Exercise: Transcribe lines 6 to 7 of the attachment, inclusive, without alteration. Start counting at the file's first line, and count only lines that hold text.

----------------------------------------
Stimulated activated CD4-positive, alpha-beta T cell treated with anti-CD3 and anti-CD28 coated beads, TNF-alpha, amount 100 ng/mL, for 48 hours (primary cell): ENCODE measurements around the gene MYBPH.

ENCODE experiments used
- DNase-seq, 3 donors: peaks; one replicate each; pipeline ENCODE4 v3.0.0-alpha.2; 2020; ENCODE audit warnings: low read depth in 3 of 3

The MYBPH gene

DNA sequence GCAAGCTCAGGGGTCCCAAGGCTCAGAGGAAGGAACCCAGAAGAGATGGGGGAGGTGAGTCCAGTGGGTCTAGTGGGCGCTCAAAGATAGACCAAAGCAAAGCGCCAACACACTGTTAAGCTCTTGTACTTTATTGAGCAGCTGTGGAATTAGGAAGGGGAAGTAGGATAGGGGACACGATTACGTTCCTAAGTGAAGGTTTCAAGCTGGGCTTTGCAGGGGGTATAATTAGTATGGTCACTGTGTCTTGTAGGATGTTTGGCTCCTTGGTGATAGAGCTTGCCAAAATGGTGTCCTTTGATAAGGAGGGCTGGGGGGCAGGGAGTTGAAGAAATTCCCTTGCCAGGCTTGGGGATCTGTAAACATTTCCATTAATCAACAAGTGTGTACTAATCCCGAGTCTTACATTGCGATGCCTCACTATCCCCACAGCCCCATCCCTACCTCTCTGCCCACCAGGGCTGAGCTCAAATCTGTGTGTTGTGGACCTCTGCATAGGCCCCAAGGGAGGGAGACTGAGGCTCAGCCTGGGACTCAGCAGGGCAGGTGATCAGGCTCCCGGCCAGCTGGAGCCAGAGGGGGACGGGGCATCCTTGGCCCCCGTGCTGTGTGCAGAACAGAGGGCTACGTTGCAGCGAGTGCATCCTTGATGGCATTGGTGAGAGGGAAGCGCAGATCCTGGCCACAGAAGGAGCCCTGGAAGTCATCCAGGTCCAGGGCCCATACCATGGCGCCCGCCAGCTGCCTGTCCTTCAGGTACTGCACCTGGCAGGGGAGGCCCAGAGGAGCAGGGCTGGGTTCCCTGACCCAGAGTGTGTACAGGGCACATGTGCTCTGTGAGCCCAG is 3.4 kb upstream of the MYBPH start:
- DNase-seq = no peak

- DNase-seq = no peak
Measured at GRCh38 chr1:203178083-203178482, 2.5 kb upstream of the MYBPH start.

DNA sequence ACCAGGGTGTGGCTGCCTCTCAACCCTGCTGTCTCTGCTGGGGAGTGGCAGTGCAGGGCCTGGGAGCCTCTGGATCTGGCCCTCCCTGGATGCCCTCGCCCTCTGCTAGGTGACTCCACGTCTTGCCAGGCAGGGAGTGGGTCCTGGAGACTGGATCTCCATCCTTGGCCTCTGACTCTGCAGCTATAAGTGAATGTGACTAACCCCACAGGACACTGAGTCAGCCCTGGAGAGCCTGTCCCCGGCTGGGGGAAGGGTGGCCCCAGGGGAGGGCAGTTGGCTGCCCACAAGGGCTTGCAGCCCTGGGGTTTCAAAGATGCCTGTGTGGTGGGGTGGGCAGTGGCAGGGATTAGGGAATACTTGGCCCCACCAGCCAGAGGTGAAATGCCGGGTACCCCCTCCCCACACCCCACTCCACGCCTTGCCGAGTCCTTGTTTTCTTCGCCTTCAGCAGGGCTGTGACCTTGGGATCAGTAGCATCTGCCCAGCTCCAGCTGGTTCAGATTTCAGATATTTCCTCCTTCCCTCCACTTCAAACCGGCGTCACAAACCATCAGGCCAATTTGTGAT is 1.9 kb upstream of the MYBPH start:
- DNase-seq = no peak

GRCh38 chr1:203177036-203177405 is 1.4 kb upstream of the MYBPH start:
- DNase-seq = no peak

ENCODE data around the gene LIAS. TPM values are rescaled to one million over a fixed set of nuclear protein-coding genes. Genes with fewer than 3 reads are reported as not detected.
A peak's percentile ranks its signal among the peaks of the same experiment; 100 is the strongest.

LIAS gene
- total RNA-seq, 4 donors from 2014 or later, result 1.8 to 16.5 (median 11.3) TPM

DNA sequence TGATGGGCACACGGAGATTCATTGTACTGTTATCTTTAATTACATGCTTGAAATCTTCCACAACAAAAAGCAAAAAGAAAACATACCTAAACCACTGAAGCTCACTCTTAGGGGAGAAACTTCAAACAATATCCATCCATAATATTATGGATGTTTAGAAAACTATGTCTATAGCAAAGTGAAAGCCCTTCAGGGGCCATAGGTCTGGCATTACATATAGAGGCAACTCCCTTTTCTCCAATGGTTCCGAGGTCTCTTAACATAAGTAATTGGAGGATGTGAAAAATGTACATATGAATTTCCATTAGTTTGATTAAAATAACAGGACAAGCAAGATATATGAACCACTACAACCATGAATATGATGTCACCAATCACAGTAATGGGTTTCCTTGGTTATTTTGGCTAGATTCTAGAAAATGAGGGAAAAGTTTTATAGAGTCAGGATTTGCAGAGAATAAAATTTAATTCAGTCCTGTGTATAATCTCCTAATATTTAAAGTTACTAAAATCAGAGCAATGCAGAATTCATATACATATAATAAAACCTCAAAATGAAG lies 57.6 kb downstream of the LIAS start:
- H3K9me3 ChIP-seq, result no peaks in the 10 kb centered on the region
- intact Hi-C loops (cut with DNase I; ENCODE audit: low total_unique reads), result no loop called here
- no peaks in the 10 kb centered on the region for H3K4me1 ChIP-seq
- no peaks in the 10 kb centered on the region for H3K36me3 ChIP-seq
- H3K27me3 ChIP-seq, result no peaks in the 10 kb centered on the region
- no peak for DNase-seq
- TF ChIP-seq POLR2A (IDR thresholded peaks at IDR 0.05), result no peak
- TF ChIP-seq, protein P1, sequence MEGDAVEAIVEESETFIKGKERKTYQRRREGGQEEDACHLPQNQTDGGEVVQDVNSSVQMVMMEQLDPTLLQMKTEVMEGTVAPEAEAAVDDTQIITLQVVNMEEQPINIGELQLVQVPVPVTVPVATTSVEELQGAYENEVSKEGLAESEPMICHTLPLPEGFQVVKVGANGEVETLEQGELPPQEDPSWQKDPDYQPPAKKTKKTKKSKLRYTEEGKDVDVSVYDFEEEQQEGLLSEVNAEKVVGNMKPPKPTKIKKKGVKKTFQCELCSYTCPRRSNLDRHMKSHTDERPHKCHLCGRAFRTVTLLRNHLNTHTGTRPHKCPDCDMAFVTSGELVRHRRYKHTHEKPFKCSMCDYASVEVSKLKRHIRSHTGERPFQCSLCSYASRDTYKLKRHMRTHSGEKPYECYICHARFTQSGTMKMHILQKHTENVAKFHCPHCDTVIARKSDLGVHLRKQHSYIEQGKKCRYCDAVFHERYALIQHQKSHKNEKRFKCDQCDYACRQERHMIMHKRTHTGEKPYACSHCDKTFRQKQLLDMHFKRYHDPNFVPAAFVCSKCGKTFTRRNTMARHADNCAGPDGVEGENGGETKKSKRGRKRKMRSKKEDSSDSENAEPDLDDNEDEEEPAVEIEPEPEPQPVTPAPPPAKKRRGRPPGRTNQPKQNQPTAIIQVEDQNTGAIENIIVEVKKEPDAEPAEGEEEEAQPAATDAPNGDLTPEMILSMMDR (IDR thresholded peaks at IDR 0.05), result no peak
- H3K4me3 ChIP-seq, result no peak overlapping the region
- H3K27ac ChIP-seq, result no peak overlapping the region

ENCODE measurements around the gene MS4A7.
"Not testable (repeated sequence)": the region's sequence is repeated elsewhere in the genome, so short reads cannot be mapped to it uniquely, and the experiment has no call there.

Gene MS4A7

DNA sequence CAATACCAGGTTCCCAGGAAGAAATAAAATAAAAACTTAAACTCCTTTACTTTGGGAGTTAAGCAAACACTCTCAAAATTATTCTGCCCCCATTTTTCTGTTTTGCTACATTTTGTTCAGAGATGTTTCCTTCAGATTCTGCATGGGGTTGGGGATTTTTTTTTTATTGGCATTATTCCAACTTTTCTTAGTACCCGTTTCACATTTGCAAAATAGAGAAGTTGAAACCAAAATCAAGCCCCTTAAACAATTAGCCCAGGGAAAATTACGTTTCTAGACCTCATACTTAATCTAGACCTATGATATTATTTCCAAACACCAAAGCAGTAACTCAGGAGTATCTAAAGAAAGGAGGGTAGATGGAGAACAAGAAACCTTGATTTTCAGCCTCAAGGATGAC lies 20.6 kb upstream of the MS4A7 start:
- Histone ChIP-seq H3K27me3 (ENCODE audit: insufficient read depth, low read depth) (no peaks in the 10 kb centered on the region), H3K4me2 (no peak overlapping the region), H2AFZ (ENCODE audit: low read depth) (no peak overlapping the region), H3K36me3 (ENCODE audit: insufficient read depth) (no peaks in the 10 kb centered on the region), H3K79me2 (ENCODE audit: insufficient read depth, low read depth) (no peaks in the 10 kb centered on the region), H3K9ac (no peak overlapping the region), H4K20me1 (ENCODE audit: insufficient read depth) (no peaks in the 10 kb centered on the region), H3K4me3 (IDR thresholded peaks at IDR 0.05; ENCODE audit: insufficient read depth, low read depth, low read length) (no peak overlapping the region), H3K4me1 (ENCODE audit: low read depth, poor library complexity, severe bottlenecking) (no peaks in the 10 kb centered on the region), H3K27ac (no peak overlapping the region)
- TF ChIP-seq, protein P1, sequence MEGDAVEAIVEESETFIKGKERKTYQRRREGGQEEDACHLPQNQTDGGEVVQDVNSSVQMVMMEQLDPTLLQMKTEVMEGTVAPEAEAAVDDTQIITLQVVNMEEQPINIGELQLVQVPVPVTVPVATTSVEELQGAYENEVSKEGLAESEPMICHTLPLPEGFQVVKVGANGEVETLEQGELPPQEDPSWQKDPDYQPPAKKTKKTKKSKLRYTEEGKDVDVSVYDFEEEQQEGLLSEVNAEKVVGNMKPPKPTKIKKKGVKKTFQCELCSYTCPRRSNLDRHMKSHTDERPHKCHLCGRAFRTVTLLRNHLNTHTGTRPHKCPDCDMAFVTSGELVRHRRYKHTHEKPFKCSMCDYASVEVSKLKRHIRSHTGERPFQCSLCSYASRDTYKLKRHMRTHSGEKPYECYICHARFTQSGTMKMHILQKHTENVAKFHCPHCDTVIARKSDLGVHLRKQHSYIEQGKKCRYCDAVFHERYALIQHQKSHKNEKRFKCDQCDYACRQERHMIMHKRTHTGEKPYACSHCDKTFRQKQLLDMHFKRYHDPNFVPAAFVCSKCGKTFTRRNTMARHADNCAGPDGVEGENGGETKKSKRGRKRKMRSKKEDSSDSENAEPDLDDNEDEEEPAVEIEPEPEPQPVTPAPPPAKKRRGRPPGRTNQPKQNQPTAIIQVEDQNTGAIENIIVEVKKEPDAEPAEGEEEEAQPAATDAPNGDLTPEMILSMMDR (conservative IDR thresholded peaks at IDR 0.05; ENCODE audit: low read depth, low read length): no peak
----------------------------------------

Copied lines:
- DNase-seq = no peak

- DNase-seq = no peak